will multiply at a higher rate and make you sick."

In research published in the journals Sports Medicine and Medicine & Science
in Sports & Exercise, Nieman has found that immune function is compromised
among marathoners after a long race. They're simply not as effective as
people who haven't overexerted themselves at fighting off invading viruses.

Although much of the data in the area of exercise and viruses have been done
on animals, Nieman says even those show that -- when dealing with a systemic
virus with symptoms of general fatigue, aches and pains -- rest is necessary. "If any level of exercise is engaged in," he says, "you risk making the illness more severe."

*The fever factor*

Raising body temperature may be chancy as well, he adds. "It makes
physiological sense. If your core temperature is already up and you dare to
add to it, you have to keep in mind that viruses like to multiply with
higher body temperatures. Everything is multi-factorial, and that may be one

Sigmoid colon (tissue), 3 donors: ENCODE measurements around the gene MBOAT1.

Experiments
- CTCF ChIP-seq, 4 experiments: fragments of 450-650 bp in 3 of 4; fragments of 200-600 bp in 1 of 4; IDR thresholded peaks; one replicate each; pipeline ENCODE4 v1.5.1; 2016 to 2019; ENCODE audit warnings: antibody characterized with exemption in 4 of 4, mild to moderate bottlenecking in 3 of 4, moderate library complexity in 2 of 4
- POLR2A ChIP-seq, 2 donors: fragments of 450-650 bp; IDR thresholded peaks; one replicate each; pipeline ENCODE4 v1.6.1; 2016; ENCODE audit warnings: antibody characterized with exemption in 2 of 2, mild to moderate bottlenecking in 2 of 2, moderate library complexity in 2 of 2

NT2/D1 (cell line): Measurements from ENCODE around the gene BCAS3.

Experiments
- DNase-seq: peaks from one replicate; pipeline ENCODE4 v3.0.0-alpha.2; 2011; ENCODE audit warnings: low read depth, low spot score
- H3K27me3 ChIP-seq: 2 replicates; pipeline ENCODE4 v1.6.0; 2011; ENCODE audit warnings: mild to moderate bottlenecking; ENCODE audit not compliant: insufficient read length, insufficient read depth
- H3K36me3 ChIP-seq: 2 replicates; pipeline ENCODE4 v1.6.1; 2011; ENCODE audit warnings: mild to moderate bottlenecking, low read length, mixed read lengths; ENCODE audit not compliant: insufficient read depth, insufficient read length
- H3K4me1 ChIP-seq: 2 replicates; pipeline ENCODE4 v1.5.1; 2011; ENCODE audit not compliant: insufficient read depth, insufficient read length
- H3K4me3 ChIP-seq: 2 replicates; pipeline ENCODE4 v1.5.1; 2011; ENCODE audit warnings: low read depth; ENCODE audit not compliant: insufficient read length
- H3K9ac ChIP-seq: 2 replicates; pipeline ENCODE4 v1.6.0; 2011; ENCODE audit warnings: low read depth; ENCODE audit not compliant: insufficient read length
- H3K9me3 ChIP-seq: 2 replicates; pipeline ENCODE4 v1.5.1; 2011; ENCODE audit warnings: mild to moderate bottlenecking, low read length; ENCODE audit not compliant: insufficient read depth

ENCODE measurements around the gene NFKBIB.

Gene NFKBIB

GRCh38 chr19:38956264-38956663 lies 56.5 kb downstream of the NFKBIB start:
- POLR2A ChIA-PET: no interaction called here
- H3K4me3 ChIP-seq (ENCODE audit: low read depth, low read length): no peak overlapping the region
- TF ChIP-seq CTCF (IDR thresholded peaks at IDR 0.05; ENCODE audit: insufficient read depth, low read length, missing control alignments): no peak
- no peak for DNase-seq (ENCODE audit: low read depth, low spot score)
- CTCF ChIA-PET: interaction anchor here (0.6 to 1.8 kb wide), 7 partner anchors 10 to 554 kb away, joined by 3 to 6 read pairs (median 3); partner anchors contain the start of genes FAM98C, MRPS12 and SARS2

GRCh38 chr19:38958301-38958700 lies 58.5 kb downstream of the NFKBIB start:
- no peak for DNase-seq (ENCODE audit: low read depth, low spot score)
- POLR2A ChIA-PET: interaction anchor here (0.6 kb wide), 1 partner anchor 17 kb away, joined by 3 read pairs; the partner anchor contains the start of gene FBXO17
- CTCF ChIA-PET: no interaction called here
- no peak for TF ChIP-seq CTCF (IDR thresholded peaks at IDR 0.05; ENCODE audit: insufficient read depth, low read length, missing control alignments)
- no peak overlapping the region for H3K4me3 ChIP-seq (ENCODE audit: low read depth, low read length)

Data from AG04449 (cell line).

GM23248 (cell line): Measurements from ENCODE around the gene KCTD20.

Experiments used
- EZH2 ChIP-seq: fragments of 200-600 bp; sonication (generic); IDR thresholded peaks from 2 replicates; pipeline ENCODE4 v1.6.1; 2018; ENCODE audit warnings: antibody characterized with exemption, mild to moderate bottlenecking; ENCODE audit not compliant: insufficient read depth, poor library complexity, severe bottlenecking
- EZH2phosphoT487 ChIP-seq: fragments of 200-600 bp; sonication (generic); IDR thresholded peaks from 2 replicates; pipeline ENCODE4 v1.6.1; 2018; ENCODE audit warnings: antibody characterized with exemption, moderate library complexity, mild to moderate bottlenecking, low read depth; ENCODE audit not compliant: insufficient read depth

Common sense is always a good rule to follow when it comes to being sick,
but not everyone subscribes to that. Nieman says he was training for a
marathon when he got a mild flu. The day after his fever broke, he ran, only to be slammed with symptoms again. "I completely relapsed," he says. "It was
dumb. I knew all this stuff, but that's what drives a lot of athletes, that
need to get back into the race."

Dr. Peter Katona isn't completely anti-exercise for those who may be dealing
with a virus but cautions regular exercisers to heed what their bodies are
telling them. "If you feel up to it, you can do some light working out, like
stretching," says the associate professor of clinical medicine at UCLA who
specializes in infectious diseases. "Do things that aren't going to give you
a lot of sweat and fatigue. Don't push yourself, but let your body be your
guide." And stay home -- don't go to the gym to exercise and spread the

The article goes on to talk about the possible benefits of exercise on the
immune system when not sick.

[email protected]

Copyright © 2009, The Los Angeles Times <>,0,3391914.story